In a Cave Rumored to Have Ties to Civil War, There’s Evidence of More Practical Uses

Dec 7, 2018

A view from inside Smallin Civil War Cave outside of Ozark, MO
Credit Claire Kidwell / KSMU News

Smallin Civil War Cave near Ozark has a rich history, dating back to right after the last Ice Age.  It was also a sacred space for the Osage tribes. But after the Osage moved to Kansas and Oklahoma, it became a community spot for pioneers and townfolk. 

Wanetta Bright, who owns the cave and surrounding property with her husband, took us back on a trip to see the cave through the eyes of local explorers.

She says the explorer Henry Schoolcraft came to this place, describing it as a “secret of the great works of nature.”

And while the name implies that the cave was used for strategic purposes during the Civil War, Bright says that has not been proven.

“Honestly, we were not the ones who named it that. It was first called Smallin’s Cave. A family named Smallin came here in 1852, they were some of the first homesteaders”

The locals also referred to the site as Smallin’s Cave.

Bright says in the 1960s a man named Joseph Bolger bought the property and turned the area into a Civil War tourist site

Bright says several people have found Civil War era artifacts and ammunition in the area.

“We found a 69 caliber Union mini ball that was unspent, and there have been folks that have found bullets, Union bullets, mini balls, all around the cave and the Finley River. Of course, that was where camp was located.”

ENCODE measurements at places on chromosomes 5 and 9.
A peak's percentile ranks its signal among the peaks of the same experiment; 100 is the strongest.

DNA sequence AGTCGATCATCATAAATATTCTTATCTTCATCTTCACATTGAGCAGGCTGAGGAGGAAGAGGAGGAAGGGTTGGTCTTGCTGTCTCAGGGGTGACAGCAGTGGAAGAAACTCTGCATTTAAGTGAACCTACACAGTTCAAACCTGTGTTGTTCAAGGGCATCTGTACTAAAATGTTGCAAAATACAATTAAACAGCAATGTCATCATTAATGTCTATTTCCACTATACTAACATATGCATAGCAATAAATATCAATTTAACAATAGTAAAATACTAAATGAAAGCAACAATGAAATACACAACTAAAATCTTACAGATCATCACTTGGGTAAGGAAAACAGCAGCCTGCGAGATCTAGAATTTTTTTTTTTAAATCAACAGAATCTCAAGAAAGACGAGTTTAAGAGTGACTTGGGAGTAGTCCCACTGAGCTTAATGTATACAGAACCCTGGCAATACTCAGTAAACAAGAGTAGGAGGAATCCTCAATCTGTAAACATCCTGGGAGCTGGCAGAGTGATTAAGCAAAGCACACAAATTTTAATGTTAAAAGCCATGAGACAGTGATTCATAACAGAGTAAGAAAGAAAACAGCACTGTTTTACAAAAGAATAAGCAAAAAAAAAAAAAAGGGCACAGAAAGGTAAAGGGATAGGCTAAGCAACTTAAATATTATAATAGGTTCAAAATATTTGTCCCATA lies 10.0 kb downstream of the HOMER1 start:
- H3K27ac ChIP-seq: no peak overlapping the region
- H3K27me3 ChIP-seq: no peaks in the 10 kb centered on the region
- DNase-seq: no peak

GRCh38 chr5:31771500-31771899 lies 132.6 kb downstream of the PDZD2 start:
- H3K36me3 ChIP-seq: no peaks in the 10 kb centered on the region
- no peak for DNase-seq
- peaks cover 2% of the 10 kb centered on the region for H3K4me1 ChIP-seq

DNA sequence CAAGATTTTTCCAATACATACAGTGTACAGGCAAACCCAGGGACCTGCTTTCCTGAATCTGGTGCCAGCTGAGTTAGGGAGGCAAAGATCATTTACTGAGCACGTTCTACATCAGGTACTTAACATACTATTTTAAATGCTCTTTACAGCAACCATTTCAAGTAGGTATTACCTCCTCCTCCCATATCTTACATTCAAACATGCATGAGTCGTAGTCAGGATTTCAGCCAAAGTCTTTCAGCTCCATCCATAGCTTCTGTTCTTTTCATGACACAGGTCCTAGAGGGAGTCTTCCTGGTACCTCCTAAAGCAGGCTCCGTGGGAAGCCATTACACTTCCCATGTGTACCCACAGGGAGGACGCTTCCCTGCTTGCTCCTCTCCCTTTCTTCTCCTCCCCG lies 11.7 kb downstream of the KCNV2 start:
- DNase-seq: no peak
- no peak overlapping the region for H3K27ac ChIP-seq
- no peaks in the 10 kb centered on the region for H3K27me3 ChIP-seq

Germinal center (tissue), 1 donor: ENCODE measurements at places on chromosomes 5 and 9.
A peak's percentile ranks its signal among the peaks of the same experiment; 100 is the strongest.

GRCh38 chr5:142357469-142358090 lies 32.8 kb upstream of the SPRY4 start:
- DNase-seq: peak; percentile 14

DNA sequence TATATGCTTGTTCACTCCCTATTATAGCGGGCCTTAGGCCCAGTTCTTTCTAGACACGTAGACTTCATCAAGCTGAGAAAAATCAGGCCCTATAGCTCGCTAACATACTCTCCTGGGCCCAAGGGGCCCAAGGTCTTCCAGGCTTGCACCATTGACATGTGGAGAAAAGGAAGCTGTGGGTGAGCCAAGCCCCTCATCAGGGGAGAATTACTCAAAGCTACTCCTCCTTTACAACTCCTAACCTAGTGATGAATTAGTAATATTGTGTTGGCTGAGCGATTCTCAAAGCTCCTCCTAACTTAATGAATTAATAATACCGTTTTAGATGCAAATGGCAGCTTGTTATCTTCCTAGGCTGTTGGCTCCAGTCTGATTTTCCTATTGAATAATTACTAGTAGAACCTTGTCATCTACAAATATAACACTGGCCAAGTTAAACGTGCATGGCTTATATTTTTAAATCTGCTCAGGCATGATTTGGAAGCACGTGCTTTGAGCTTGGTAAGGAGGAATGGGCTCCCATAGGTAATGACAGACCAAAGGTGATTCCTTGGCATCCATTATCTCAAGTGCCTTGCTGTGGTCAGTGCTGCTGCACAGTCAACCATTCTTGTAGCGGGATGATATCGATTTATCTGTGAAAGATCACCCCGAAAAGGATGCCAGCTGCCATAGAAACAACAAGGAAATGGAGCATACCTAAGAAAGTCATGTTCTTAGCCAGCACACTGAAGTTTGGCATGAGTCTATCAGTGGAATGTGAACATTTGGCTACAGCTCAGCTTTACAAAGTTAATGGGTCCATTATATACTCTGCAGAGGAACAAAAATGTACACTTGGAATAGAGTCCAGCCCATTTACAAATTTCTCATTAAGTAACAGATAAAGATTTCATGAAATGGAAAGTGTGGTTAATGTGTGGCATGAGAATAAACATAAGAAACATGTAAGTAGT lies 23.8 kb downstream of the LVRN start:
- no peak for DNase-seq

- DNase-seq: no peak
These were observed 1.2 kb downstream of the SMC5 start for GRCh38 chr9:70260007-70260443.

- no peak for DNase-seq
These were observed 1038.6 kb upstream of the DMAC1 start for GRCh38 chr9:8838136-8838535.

She says the town of Ozark was a military base during the Civil War, so many soldiers would visit the cave when they were off duty.

“They were going back and visiting. Now, why would you go see a cave? Well, why did everybody go see the cave? When it’s 100 degrees, where are you going go cool off at? A cave that is very cool, 60 degrees once you get far enough in.”

A history plaque along the trail leading to the cave.
Credit Claire Kidwell / KSMU News

There is evidence that town picnics would be held in the cave, and some Civil War soldiers even left their initials along with pioneers and locals on the “Indian Staircase” formation.

Others used the cave’s cooler temperatures and internal spring water for more practical reasons.

“This is 54 degree water, and basically what that would do is it would keep the food from going bad, milk and eggs and butter. Back in the old days it would get hot, hot, hot, and the best way to keep things fresh was in spring boxes.”

Families would store these spring boxes in the cave, and use them sort of like refrigerators. The remains of one spring box can be found in a smaller cave around the bend from Smallin cave.

The property was also once used as a church camp, where the kids would go visit the cave.